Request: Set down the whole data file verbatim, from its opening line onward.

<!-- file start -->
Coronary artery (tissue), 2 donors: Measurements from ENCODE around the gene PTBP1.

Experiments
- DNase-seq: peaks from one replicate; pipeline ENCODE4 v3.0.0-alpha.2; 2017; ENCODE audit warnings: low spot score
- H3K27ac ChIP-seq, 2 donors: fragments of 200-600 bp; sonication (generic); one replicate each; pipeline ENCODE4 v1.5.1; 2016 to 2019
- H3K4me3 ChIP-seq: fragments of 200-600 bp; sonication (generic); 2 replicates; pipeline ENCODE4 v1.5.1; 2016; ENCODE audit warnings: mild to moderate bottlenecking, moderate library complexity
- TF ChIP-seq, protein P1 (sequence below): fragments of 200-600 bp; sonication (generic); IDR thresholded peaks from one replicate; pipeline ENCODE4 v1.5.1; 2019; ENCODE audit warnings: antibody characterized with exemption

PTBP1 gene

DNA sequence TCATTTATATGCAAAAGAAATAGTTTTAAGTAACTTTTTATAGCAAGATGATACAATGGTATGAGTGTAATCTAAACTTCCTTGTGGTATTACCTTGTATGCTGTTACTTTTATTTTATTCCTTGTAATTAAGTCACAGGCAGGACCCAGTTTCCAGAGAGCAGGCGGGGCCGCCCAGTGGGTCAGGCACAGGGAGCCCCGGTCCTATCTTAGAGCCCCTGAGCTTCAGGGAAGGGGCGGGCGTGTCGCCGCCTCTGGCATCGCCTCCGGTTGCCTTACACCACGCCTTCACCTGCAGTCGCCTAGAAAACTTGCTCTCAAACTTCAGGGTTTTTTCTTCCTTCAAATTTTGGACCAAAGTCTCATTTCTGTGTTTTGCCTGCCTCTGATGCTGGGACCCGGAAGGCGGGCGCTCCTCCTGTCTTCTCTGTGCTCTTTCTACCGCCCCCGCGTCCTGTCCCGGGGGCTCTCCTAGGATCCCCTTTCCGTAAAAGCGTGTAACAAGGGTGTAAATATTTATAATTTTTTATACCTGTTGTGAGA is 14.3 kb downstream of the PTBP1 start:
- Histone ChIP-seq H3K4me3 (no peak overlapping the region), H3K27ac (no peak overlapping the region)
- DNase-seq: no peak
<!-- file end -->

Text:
Coronary artery (tissue), 2 donors: Measurements from ENCODE around the gene PTBP1.

Experiments
- DNase-seq: peaks from one replicate; pipeline ENCODE4 v3.0.0-alpha.2; 2017; ENCODE audit warnings: low spot score
- H3K27ac ChIP-seq, 2 donors: fragments of 200-600 bp; sonication (generic); one replicate each; pipeline ENCODE4 v1.5.1; 2016 to 2019
- H3K4me3 ChIP-seq: fragments of 200-600 bp; sonication (generic); 2 replicates; pipeline ENCODE4 v1.5.1; 2016; ENCODE audit warnings: mild to moderate bottlenecking, moderate library complexity
- TF ChIP-seq, protein P1 (sequence below): fragments of 200-600 bp; sonication (generic); IDR thresholded peaks from one replicate; pipeline ENCODE4 v1.5.1; 2019; ENCODE audit warnings: antibody characterized with exemption

PTBP1 gene

DNA sequence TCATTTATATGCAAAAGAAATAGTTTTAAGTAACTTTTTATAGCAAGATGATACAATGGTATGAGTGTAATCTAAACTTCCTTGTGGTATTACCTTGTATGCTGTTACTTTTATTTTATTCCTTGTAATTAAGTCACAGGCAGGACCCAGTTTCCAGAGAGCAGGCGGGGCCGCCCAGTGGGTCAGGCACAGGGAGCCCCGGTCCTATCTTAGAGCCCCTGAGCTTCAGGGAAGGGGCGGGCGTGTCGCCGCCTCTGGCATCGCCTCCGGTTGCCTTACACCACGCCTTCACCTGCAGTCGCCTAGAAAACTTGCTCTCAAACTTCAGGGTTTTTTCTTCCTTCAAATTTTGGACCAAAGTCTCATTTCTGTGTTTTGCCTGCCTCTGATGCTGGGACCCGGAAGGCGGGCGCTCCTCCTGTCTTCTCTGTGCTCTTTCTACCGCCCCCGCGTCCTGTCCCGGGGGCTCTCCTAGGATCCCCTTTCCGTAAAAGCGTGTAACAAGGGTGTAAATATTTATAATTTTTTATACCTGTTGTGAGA is 14.3 kb downstream of the PTBP1 start:
- Histone ChIP-seq H3K4me3 (no peak overlapping the region), H3K27ac (no peak overlapping the region)
- DNase-seq: no peak